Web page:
A healthy diet can make all the difference to your kid's performance at school, says a new study.
Researchers led by Paul J. Veugelers, MSc, PhD of the University of Alberta conducted a survey that involved around 5000 Canadian fifth grade students and their parents.
They recorded information regarding dietary intake, height, and weight.
Then the researchers used the Diet Quality Index-International (DQI-I) to summarize overall diet quality.
The DQI-I score ranges from 0 to 100, with higher scores indicating better diet quality.
Less healthful dietary components included saturated fat and salt, while healthy foods were classified by fruits, vegetables, grains, dietary fiber, protein, calcium and moderate fat intake.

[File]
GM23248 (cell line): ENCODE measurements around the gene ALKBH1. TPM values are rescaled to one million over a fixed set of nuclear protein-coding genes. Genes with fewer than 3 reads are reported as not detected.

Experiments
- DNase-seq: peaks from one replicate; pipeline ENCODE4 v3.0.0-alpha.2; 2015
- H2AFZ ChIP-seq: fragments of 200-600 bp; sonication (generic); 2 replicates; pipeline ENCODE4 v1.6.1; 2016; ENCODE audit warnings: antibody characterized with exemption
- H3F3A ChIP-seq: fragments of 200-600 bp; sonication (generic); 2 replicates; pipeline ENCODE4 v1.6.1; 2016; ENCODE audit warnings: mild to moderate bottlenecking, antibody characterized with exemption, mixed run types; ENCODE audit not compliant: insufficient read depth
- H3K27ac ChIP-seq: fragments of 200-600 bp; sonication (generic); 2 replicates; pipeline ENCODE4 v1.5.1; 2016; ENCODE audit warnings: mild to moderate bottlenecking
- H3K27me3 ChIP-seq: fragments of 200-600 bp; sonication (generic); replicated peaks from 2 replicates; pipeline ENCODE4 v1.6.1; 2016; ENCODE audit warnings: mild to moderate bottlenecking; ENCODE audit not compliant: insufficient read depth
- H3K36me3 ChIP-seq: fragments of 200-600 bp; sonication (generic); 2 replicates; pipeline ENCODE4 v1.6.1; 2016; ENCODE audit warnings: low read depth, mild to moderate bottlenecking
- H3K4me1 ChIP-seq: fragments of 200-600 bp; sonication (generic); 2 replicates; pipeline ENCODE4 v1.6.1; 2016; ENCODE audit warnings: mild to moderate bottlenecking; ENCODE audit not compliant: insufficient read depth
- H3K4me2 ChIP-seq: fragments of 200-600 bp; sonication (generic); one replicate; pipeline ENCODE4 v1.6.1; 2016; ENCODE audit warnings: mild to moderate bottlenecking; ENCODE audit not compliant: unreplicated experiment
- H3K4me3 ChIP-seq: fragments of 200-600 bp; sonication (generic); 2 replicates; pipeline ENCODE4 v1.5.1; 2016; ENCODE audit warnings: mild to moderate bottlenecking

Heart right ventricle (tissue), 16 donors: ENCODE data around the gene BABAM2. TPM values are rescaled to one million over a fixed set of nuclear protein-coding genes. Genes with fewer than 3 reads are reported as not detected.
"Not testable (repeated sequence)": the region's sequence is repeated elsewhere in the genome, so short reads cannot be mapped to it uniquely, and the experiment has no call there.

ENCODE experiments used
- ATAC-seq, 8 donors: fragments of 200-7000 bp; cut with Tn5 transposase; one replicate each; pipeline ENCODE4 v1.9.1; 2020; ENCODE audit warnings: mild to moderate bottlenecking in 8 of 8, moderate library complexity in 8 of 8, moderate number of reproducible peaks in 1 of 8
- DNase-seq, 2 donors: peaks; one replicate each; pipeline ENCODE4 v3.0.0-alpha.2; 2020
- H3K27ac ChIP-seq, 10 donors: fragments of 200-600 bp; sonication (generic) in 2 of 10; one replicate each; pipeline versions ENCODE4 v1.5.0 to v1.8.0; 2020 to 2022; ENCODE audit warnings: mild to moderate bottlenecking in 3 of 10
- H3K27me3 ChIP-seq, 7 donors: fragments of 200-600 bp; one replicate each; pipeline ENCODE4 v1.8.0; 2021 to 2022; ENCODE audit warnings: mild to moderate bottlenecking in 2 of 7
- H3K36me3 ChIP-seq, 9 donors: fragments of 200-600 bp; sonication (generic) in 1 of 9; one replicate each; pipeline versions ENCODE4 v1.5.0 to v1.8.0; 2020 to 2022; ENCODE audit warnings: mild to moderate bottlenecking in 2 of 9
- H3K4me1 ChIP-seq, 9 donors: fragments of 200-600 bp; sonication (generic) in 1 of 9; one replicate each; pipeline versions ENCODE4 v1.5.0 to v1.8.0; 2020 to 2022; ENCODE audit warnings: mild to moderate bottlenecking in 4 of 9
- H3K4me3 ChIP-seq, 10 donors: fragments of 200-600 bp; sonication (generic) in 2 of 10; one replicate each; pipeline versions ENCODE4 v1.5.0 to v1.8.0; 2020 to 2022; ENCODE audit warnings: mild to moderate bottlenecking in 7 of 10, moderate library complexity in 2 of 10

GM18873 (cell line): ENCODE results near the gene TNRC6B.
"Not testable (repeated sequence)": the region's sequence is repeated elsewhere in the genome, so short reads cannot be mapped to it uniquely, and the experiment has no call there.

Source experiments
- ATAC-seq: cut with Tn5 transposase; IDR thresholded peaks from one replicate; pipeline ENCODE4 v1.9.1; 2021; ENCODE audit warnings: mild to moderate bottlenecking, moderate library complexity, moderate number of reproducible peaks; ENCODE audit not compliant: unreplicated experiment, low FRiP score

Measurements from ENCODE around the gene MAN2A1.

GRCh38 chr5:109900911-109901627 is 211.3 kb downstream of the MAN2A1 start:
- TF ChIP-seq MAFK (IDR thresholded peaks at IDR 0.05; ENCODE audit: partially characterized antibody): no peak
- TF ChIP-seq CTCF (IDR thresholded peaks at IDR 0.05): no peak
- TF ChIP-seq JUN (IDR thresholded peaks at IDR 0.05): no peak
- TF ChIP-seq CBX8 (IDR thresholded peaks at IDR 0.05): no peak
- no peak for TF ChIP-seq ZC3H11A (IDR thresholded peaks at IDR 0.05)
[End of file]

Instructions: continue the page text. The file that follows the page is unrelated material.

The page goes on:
After this, the researchers carried out a standardized literacy assessment and used multilevel regression methods to examine the link between indicators of diet quality and academic performance.
They found that kids who had healthier diets tended to do better at school.
"We demonstrated that above and beyond socioeconomic factors, diet quality is important to academic performance," the authors conclude.
"These findings support the broader implementation and investment in effective school nutrition programs that have the potential to improve student's diet quality, academic performance, and, over the long term, their health."
The study appears in the Journal of School Health.